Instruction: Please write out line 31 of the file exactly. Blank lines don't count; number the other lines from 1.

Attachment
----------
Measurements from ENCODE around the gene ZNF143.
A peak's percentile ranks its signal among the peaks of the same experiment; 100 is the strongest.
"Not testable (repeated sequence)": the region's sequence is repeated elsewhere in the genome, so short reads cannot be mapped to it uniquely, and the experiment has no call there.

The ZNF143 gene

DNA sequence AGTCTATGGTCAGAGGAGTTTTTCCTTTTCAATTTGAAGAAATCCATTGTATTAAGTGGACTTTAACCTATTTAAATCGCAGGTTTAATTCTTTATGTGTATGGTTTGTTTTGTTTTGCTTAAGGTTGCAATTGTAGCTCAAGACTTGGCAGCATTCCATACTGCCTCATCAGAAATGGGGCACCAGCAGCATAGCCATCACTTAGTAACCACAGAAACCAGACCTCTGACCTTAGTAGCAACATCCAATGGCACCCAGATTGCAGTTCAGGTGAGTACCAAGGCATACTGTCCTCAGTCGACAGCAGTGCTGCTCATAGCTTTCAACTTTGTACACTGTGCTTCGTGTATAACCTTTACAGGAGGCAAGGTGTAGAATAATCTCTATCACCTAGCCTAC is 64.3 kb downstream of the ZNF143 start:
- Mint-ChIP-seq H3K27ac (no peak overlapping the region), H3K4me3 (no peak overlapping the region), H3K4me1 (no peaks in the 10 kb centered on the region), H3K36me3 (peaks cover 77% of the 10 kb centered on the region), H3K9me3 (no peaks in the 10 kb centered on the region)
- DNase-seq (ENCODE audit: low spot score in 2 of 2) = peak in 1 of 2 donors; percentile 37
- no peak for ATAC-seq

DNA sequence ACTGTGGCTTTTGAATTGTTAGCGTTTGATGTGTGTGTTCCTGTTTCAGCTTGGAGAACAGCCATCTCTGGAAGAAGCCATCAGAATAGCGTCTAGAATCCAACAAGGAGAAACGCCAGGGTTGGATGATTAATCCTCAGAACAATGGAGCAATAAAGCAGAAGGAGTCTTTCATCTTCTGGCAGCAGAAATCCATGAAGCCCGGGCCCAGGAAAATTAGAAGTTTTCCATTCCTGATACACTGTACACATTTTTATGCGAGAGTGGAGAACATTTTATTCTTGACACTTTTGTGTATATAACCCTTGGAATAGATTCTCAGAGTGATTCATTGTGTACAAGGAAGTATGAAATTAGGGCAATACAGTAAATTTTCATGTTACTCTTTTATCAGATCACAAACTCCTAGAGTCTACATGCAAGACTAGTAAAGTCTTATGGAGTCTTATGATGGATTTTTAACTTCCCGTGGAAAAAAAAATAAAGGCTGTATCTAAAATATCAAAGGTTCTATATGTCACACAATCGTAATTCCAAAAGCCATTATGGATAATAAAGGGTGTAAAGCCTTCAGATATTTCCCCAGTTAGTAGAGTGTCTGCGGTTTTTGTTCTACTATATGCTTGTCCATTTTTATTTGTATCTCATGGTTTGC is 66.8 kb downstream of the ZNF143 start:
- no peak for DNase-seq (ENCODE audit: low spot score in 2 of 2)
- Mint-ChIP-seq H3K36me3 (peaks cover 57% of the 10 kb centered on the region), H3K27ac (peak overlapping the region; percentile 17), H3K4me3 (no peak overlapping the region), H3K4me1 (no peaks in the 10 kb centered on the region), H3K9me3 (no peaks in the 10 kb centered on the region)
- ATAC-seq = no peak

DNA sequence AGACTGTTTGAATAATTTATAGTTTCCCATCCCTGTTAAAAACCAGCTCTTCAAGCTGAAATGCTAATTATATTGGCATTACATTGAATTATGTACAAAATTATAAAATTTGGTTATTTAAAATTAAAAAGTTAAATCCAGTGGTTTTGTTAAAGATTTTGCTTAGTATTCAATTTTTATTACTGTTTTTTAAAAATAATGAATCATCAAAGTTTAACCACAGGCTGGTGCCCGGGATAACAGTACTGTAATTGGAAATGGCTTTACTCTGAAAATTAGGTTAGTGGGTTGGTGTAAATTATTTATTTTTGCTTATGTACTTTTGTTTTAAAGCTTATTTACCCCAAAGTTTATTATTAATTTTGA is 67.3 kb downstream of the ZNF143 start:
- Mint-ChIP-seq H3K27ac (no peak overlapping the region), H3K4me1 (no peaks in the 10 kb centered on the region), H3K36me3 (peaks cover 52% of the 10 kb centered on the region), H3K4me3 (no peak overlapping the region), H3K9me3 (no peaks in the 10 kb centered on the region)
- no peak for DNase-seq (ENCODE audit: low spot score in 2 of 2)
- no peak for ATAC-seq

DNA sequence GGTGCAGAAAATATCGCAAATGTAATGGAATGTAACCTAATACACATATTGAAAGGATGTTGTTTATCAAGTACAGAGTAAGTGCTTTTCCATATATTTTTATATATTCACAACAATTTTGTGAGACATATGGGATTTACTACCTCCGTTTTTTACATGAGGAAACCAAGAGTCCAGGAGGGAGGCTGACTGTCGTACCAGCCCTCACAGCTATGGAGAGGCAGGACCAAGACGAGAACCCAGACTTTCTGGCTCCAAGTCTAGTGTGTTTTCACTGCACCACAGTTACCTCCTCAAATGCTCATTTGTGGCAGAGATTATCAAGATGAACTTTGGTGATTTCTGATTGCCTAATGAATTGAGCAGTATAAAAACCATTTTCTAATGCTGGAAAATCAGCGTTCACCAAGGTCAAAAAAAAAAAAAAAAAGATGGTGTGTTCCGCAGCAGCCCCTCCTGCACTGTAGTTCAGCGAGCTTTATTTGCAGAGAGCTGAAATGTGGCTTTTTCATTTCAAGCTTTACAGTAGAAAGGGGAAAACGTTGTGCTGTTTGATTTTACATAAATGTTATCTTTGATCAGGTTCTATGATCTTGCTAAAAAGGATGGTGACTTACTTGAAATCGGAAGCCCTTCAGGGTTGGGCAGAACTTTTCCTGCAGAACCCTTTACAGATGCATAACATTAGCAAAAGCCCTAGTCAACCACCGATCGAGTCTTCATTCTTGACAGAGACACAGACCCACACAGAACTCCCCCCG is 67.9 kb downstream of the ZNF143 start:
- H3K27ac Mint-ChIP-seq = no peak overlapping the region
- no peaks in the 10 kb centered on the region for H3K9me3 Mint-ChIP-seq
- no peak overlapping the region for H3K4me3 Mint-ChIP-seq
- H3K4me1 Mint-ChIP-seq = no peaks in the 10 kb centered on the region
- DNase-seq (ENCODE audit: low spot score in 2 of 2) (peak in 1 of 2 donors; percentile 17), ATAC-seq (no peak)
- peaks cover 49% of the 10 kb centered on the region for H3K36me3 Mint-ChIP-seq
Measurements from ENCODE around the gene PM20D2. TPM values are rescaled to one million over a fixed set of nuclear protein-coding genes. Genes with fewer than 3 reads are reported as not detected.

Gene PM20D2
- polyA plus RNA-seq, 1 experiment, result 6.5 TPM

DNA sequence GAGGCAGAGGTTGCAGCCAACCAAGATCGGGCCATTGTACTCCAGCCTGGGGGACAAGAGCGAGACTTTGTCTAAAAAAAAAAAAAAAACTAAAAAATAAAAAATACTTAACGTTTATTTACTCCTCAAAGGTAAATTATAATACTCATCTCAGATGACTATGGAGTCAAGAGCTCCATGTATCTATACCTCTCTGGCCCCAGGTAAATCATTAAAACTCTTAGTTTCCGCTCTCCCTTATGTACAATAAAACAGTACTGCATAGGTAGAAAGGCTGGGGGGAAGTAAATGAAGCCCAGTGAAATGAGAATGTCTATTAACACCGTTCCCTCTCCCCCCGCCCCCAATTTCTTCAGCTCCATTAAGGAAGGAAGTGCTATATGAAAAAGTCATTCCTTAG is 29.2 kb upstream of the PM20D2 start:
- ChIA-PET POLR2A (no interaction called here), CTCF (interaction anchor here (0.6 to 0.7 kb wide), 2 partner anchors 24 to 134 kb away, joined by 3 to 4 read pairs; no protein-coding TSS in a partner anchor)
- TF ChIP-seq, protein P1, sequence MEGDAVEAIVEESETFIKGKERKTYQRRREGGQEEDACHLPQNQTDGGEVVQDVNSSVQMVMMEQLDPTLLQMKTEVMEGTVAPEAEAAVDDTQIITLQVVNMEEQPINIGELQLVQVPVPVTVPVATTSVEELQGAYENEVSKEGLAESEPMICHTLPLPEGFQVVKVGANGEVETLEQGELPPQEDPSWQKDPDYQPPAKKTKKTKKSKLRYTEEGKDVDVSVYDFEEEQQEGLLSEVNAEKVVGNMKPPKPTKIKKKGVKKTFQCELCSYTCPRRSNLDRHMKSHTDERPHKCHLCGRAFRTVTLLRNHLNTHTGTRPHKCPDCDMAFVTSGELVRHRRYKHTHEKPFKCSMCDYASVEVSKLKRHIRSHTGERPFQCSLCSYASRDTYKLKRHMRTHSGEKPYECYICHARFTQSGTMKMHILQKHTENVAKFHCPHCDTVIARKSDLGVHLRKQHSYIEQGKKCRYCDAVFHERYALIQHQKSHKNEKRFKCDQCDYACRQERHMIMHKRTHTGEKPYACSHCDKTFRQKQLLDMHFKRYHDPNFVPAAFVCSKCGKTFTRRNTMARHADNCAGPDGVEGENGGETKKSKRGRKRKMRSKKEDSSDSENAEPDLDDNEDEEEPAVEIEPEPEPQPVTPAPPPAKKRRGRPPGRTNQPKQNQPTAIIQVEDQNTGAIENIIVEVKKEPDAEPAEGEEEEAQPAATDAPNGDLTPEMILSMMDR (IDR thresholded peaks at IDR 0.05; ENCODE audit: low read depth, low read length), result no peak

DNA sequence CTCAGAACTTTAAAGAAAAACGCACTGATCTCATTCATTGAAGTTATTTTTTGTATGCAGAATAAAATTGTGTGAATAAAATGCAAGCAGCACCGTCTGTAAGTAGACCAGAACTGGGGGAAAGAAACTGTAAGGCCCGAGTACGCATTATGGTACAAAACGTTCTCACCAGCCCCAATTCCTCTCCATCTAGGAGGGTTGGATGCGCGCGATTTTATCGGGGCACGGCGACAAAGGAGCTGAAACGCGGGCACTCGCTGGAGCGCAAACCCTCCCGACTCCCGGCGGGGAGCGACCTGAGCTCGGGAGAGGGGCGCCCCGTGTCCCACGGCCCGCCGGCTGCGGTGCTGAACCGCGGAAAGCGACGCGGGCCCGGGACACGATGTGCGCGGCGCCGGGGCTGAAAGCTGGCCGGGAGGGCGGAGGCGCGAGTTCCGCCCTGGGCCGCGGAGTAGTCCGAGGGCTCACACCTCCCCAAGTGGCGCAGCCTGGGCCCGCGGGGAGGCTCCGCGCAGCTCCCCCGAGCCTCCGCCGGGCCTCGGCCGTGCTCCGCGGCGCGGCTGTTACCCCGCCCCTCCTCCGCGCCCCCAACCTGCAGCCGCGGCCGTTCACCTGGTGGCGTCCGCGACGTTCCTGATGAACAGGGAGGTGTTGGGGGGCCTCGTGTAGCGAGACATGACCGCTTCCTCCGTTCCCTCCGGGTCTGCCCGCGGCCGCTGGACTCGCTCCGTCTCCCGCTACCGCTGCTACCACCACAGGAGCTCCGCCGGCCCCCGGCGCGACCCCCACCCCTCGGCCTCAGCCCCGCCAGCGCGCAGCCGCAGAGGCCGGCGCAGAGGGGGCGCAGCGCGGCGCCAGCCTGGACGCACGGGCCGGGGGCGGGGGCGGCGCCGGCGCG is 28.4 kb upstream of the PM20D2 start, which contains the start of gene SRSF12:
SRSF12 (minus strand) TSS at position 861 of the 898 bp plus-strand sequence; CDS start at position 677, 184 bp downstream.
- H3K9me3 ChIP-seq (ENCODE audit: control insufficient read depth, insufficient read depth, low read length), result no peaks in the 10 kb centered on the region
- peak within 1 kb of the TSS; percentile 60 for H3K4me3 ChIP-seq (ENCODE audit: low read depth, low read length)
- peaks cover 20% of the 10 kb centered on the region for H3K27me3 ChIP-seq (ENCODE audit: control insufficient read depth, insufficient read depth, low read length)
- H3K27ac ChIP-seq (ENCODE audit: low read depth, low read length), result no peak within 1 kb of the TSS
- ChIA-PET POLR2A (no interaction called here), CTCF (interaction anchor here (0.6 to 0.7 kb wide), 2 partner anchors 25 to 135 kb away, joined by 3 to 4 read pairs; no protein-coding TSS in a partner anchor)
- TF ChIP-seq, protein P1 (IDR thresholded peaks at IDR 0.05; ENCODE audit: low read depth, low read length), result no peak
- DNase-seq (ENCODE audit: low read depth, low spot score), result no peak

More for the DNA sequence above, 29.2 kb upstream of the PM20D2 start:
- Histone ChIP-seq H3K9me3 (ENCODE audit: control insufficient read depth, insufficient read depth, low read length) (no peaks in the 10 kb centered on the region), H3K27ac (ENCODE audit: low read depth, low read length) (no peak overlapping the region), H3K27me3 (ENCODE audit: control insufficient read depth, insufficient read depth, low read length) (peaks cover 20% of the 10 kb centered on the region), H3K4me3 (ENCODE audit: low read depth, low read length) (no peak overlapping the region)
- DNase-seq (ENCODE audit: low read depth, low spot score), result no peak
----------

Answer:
SRSF12 (minus strand) TSS at position 861 of the 898 bp plus-strand sequence; CDS start at position 677, 184 bp downstream.